The fear is always going to be there – acknowledging it and not letting it get in the way is way more important than anything else. When you’re standing on the tee you can say,

      I see the water. I can feel the nerves. I can hear Pesky chatting away. But I don’t care. I’m going to hit this ball my way and I’m going to be fully accepting of the result.

      This is playing golf and much more exhilarating and meaningful than any quick tip or swing instruction. This mindset opens up the possibility for remarkable golf and your real game to step out. So in a funny way, by accepting the fear you’re minimising it’s effects on you. It’s still there, but you’re in control, you’re not fighting it. And this is how you play without fear.

      This stuff is so important but it’s not talked about often. Some might cringe at even reading it. Unless you can embrace the fear you’ll never do your best work – you’ll be chasing your tail, always looking for the quick fix or tip that will give you a better shot. As you know this is never permanent and leads down a frustrating path.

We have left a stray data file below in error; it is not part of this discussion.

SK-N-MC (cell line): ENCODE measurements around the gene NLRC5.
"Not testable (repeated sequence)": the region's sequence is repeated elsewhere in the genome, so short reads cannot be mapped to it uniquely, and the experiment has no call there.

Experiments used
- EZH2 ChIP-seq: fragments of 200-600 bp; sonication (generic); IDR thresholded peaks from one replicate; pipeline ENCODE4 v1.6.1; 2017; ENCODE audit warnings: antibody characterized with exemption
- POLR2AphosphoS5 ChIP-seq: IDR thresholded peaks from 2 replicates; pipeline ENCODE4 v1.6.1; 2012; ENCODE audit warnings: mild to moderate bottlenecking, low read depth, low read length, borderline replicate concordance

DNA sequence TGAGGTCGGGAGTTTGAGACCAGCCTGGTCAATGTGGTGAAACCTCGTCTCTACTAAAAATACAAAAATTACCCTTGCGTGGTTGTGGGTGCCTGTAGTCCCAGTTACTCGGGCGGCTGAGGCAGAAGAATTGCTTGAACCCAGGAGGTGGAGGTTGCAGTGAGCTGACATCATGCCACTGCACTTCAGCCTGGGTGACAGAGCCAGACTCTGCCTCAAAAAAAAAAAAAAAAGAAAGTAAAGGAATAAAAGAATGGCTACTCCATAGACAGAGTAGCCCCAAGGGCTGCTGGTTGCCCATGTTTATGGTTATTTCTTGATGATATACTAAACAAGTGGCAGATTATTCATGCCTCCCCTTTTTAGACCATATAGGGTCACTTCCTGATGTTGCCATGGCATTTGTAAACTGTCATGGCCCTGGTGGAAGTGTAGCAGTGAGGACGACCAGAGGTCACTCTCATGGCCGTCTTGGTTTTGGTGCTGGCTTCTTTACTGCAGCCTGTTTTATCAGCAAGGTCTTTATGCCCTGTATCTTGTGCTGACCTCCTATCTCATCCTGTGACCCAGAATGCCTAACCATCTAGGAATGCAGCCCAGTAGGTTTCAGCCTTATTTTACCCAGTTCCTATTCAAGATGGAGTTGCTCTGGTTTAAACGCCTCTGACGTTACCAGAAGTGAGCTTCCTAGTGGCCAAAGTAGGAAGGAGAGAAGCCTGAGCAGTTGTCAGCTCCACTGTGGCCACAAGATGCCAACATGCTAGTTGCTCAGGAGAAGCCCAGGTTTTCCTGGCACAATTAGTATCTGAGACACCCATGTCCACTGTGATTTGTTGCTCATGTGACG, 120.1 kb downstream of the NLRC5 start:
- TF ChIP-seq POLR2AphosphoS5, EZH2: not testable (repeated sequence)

Thanks for sharing.

  • Cam280

    Reply Reply December 6, 2012

    I once reversed into a tree, I recently scraped the side of my car on an underground car park pylon. I get more fearful of mistakes when I have passengers, double and even triple checking my mirrors, the stress is written on my face. Sometimes I see myself driving into trucks on highways, has not happened yet, thankfully!.